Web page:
Use your skill and knowledge to place various scientific lengths in order of size. Can you judge the length of objects with sizes ranging from 1 Angstrom to 1 million km with no wrong attempts?

Which dilutions can you make using 10ml pipettes and 100ml measuring cylinders?

Which exact dilution ratios can you make using only 2 dilutions?

Which dilutions can you make using only 10ml pipettes?

Can you fill in the mixed up numbers in this dilution calculation?

Use the computer to model an epidemic. Try out public health policies to control the spread of the epidemic, to minimise the number of sick days and deaths.

Can you break down this conversion process into logical steps?

Explore displacement/time and velocity/time graphs with this mouse motion sensor.

Practise your skills of proportional reasoning with this interactive haemocytometer.

Can you set the logic gates so that the number of bulbs which are on is the same as the number of switches which are on?

Use this animation to experiment with lotteries. Choose how many balls to match, how many are in the carousel, and how many draws to make at once.

It is possible to identify a particular card out of a pack of 15 with the use of some mathematical reasoning. What is this reasoning and can it be applied to other numbers of cards?

How good are you at finding the formula for a number pattern ?

This resource contains interactive problems to support work on number sequences at Key Stage 4.

On the 3D grid a strange (and deadly) animal is lurking. Using the tracking system can you locate this creature as quickly as possible?

This resource contains a range of problems and interactivities on the theme of coordinates in two and three dimensions.

This resources contains a series of interactivities designed to support work on transformations at Key Stage 4.

Can you give the coordinates of the vertices of the fifth point in the patterm on this 3D grid?

Match pairs of cards so that they have equivalent ratios.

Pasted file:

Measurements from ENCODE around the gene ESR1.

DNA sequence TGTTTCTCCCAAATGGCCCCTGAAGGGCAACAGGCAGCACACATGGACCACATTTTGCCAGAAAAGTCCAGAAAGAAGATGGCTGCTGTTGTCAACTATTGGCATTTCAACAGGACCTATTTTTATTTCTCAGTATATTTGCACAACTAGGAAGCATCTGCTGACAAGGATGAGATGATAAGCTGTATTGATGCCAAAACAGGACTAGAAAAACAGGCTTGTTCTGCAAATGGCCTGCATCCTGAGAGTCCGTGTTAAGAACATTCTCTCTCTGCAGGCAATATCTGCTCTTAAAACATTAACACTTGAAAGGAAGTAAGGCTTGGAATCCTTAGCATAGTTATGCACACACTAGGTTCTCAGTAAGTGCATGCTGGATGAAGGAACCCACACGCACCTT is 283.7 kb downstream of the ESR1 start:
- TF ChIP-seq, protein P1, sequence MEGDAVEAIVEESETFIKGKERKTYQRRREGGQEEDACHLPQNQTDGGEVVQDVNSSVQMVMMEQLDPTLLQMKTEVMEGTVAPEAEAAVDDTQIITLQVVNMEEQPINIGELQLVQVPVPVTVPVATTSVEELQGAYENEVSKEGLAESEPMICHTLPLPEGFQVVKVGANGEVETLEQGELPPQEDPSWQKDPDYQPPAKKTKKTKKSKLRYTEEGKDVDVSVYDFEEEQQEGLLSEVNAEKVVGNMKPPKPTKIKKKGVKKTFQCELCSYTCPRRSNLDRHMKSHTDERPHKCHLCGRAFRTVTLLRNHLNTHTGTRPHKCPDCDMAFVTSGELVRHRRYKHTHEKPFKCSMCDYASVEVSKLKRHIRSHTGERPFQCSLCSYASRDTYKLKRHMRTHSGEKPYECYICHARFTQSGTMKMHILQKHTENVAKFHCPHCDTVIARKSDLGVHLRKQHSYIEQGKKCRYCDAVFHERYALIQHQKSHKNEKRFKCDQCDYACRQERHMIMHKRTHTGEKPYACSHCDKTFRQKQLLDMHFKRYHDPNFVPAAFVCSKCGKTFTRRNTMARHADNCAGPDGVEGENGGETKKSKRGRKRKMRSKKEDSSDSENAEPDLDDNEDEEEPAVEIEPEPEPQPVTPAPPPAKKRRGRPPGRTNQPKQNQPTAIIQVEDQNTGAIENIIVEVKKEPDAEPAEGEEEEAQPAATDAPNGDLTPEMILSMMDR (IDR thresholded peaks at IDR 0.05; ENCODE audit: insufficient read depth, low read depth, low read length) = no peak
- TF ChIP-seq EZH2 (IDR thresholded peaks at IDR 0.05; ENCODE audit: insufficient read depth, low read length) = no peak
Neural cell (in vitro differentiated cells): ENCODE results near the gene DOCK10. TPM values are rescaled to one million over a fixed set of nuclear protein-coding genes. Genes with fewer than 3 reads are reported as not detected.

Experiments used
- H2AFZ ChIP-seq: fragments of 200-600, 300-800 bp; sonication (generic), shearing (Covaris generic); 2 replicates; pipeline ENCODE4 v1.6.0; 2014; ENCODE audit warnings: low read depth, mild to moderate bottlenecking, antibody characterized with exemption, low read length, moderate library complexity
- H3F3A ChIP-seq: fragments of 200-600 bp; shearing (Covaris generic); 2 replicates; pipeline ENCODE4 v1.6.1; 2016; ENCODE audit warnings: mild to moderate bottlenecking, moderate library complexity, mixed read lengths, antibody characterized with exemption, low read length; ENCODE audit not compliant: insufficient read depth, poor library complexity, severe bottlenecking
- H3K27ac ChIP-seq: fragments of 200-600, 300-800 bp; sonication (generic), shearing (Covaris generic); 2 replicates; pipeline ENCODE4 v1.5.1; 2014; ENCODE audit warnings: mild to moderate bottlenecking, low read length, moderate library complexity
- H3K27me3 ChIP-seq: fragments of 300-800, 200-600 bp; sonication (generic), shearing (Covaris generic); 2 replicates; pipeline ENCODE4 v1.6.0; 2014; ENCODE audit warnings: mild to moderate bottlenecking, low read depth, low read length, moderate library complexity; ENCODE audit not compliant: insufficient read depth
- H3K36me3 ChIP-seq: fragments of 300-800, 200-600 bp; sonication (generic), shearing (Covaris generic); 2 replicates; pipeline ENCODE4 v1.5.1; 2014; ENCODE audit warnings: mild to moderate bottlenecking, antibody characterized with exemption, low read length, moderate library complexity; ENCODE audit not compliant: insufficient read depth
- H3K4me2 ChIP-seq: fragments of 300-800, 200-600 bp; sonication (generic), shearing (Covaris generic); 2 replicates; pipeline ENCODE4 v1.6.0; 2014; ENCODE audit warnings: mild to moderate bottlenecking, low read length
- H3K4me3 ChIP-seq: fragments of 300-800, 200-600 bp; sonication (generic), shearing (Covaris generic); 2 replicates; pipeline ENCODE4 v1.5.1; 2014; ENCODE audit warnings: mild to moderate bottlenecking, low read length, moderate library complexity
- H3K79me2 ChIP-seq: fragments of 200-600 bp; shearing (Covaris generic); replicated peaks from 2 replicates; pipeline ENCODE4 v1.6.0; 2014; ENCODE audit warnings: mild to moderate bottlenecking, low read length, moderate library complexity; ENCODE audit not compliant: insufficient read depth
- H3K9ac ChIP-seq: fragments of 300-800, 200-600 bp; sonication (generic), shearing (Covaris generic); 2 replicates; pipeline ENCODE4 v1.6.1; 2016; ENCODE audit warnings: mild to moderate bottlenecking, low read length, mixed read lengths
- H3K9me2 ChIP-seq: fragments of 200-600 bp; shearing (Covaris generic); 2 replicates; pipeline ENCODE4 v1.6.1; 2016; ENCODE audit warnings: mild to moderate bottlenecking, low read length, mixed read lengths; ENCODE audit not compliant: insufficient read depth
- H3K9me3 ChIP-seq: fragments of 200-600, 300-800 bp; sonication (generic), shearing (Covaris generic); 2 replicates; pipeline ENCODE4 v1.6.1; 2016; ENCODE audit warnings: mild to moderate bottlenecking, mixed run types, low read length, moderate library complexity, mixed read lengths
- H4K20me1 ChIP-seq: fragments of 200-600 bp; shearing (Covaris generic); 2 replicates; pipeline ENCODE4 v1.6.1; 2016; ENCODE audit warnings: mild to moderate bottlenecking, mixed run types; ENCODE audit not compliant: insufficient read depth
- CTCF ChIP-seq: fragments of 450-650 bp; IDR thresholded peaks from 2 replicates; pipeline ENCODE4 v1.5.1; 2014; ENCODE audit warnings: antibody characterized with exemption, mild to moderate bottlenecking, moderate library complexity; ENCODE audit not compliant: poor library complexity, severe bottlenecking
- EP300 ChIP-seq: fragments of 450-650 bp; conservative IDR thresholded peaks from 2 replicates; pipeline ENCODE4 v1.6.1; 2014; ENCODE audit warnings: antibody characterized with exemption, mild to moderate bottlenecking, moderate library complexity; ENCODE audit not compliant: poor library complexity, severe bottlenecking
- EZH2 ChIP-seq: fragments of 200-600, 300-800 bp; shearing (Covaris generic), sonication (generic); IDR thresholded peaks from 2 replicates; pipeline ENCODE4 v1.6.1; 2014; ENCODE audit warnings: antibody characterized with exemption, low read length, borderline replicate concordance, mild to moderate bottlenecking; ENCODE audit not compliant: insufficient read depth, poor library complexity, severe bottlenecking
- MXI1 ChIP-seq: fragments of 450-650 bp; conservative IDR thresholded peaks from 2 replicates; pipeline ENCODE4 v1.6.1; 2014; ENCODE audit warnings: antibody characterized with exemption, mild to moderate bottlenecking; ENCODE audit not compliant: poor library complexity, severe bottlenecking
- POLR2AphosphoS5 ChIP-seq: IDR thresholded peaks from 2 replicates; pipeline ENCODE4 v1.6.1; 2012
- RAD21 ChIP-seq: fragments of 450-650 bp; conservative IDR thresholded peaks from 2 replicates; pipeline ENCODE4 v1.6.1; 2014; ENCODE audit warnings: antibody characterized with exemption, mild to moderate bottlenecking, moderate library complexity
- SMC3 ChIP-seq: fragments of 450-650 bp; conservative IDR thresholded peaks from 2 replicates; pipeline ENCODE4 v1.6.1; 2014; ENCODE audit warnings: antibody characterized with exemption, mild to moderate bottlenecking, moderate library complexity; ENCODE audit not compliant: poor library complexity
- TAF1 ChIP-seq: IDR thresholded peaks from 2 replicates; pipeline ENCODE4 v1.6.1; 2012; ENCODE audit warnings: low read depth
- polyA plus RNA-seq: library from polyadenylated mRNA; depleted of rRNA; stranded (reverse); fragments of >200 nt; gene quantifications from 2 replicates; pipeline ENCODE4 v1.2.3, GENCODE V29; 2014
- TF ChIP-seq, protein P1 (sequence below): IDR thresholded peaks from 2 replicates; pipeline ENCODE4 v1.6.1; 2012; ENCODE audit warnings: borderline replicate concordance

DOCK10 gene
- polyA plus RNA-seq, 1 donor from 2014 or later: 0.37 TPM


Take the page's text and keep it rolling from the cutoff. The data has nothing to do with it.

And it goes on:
The interactive diagram has two labelled points, A and B. It is designed to be used with the problem "Cushion Ball"

Discover a handy way to describe reorderings and solve our anagram in the process.

in how many ways can you place the numbers 1, 2, 3 … 9 in the nine regions of the Olympic Emblem (5 overlapping circles) so that the amount in each ring is the same?

This is an interactivity in which you have to sort the steps in the completion of the square into the correct order to prove the formula for the solutions of quadratic equations.

To avoid losing think of another very well known game where the patterns of play are similar.

The aim of the game is to slide the green square from the top right hand corner to the bottom left hand corner in the least number of moves.

Can you beat the computer in the challenging strategy game?

There are thirteen axes of rotational symmetry of a unit cube. Describe them all. What is the average length of the parts of the axes of symmetry which lie inside the cube?

A ladder 3m long rests against a wall with one end a short distance from its base. Between the wall and the base of a ladder is a garden storage box 1m tall and 1m high. What is the maximum distance. . . .

Place a red counter in the top left corner of a 4x4 array, which is covered by 14 other smaller counters, leaving a gap in the bottom right hand corner (HOME). What is the smallest number of moves. . . .

Can you beat Piggy in this simple dice game? Can you figure out Piggy's strategy, and is there a better one?

Start with any number of counters in any number of piles. 2 players take it in turns to remove any number of counters from a single pile. The winner is the player to take the last counter.

Use Excel to explore multiplication of fractions.

There are 27 small cubes in a 3 x 3 x 3 cube, 54 faces being visible at any one time. Is it possible to reorganise these cubes so that by dipping the large cube into a pot of paint three times you. . . .

A right-angled isosceles triangle is rotated about the centre point of a square. What can you say about the area of the part of the square covered by the triangle as it rotates?

Can you put the 25 coloured tiles into the 5 x 5 square so that no column, no row and no diagonal line have tiles of the same colour in them?

This set of resources for teachers offers interactive environments to support work on loci at Key Stage 4.

A metal puzzle which led to some mathematical questions.

Given the nets of 4 cubes with the faces coloured in 4 colours, build a tower so that on each vertical wall no colour is repeated, that is all 4 colours appear.

An environment that enables you to investigate tessellations of regular polygons

A collection of our favourite pictorial problems, one for each day of Advent.

Use Excel to practise adding and subtracting fractions.

P is a point on the circumference of a circle radius r which rolls, without slipping, inside a circle of radius 2r. What is the locus of P?

Square It game for an adult and child. Can you come up with a way of always winning this game?

Use an interactive Excel spreadsheet to investigate factors and multiples.

Use an Excel spreadsheet to explore long multiplication.

Here is a chance to play a fractions version of the classic Countdown Game.

A simple spinner that is equally likely to land on Red or Black. Useful if tossing a coin, dropping it, and rummaging about on the floor have lost their appeal. Needs a modern browser; if IE then at. . . .